By Jim Hagerty
An agreement centered on ownership of the Fordham Dam is said to be in the works to bring a riverfront recreational park to the Rock River in downtown Rockford.
The dam is now owned by ComEd. The complex comprises the dam and two parcels: a 4.7-acre parcel east of the Rock River, west of South First Street, south of Walnut Street and north of College Avenue; and a nearby .3-acre, man-made parcel on the west bank of the river, upstream of the dam, east of South Main Street.
According to preliminary talks, ComEd would donate the complex to the Illinois Department of Natural Resources (IDNR). The IDNR plans to partner with the City of Rockford and other agencies to maintain the property.
“Our first step is to clean up the site to get the area ready for enhanced recreational use,” ComEd External Affairs Manager Paul Callighan said.
A cleanup of the east portion of the complex will remove contaminants associated with the power plant operations and demolition of the power plant structures. The west remediation will remove contaminants identified from samples of the fill material.
The Illinois Environmental Protection Agency (IEPA) Site Remediation Program will oversee the project.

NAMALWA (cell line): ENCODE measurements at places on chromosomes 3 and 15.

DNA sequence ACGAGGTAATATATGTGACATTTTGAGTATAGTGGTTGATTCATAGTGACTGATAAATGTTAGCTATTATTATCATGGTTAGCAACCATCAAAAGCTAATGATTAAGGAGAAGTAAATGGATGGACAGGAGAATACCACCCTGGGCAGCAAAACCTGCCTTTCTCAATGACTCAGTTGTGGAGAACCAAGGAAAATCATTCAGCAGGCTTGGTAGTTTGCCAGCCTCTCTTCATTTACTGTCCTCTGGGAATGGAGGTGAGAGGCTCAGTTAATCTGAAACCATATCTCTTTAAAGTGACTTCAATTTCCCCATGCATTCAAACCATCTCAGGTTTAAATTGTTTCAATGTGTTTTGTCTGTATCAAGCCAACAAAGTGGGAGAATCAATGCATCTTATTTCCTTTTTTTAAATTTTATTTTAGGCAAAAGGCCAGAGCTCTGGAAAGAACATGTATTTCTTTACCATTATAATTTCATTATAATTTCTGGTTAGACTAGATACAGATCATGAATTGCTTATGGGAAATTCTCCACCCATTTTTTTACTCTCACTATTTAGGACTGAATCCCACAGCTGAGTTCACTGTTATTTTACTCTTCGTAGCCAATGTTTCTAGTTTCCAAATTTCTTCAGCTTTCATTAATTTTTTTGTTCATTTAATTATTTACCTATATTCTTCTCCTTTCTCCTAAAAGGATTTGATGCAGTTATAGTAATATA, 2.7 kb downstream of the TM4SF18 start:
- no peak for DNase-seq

Remediation will allow the property to be developed by the city into a riverfront park that would include white-water rafting and other activities. The IEPA has approved the remediation work plan.
According to Callighan, ComEd spends about $60,000 per year to maintain the structure. Those funds consist of property taxes and operational costs. According to Winnebago County tax information, ComEd pays approximately $22,000 per year in property taxes on the dam and its two associated parcels.
The Fordham Dam has been at the center of controversy in recent years. Fallen trees and debris on the spillway and various malfunctions have altered water levels along the downtown corridor, making it difficult for boaters to navigate the river.
“I don’t think it’s right that they (ComEd) are willing to give something away that they haven’t maintained or even operated properly in 30 years,” Steve Lucas of Rock River Enterprises said. “The gauges don’t work anymore. The water level alarms don’t work anymore. The city and state will now be on the line to make those repairs. ComEd should make the dam functional before giving it away, because the city doesn’t know what it will cost to maintain because it doesn’t work properly now.”
Under the new plan, the IDNR would assume the annual operational costs and taxes. Insiders say a multi-governmental agency, similar to Win-GIS, would be formed to maintain the dam for the state.
Although the Rockford Park District has not been officially brought in on any concrete plans, Park District Executive Director Tim Dimke said he’d welcome the opportunity.
“The city has some cool plans,” Dimke said. “And with this, I am willing to bet there would be a lot of people along the river that would be interested in a local effort to control our waters. And because the city isn’t in the parks business, and we have a lot of riverside parks now, we’d love to be a part of something like this.”
Remediation fieldwork is expected to take five months.
As of this report, IDNR Spokesman Chris Young said no immediate action is planned for the department to take control of the dam.
From the June 4-10, 2014, issue